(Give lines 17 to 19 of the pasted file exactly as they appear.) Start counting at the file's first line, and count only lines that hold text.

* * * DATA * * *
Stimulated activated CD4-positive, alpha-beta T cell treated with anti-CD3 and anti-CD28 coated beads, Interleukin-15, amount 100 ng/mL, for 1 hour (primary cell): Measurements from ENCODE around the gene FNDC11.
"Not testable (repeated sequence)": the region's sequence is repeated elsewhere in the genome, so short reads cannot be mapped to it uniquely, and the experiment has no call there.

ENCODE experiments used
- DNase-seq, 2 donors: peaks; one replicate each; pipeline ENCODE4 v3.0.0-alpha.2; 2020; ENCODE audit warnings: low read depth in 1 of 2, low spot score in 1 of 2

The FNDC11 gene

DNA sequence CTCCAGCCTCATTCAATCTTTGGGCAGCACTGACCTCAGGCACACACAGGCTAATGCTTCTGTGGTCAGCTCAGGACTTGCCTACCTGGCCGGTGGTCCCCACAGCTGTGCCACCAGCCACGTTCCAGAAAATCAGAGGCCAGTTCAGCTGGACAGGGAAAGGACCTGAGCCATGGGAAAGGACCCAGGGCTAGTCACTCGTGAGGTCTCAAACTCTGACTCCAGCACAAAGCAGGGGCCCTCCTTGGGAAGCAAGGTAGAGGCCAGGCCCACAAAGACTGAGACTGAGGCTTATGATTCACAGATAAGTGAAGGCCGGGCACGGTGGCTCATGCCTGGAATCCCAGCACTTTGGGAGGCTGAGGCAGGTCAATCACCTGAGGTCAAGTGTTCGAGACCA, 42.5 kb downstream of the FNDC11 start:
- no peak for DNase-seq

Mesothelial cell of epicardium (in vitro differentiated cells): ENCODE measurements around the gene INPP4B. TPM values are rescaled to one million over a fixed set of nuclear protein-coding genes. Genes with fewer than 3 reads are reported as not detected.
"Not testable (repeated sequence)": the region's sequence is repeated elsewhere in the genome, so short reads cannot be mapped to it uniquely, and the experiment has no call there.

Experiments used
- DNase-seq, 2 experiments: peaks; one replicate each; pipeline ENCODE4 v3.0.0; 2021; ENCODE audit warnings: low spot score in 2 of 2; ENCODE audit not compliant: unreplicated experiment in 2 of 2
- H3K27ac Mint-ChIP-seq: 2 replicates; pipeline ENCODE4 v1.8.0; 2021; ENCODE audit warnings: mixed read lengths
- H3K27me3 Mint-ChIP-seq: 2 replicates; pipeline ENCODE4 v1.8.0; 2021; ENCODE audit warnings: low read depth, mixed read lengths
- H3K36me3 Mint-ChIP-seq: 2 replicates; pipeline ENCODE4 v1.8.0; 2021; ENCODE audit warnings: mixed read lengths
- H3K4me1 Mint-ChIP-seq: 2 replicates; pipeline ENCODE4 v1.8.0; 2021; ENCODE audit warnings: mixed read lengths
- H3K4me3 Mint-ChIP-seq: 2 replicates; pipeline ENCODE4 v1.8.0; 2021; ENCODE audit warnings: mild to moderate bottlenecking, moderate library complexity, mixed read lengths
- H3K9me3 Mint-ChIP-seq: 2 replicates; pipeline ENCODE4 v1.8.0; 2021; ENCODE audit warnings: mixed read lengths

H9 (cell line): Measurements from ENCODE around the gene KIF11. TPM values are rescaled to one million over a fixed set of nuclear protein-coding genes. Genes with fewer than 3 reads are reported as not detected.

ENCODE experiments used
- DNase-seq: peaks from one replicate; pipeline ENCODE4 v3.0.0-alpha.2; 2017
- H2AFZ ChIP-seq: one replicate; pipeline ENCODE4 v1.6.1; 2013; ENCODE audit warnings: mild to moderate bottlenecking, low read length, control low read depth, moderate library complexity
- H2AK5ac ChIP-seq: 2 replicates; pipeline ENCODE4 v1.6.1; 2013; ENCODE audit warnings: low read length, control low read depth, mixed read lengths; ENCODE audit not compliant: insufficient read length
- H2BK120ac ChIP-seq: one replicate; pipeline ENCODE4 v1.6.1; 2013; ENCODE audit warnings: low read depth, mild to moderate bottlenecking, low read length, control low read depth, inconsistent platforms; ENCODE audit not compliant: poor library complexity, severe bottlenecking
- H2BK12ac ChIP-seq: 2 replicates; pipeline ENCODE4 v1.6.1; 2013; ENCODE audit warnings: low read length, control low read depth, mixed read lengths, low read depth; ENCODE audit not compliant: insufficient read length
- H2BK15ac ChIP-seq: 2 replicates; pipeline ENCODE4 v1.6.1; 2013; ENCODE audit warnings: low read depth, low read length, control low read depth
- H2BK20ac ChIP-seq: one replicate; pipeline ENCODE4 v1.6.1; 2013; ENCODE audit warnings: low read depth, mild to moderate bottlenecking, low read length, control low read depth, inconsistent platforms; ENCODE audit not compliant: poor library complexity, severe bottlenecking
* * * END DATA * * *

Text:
- H3K9me3 Mint-ChIP-seq: 2 replicates; pipeline ENCODE4 v1.8.0; 2021; ENCODE audit warnings: mixed read lengths

H9 (cell line): Measurements from ENCODE around the gene KIF11. TPM values are rescaled to one million over a fixed set of nuclear protein-coding genes. Genes with fewer than 3 reads are reported as not detected.

ENCODE experiments used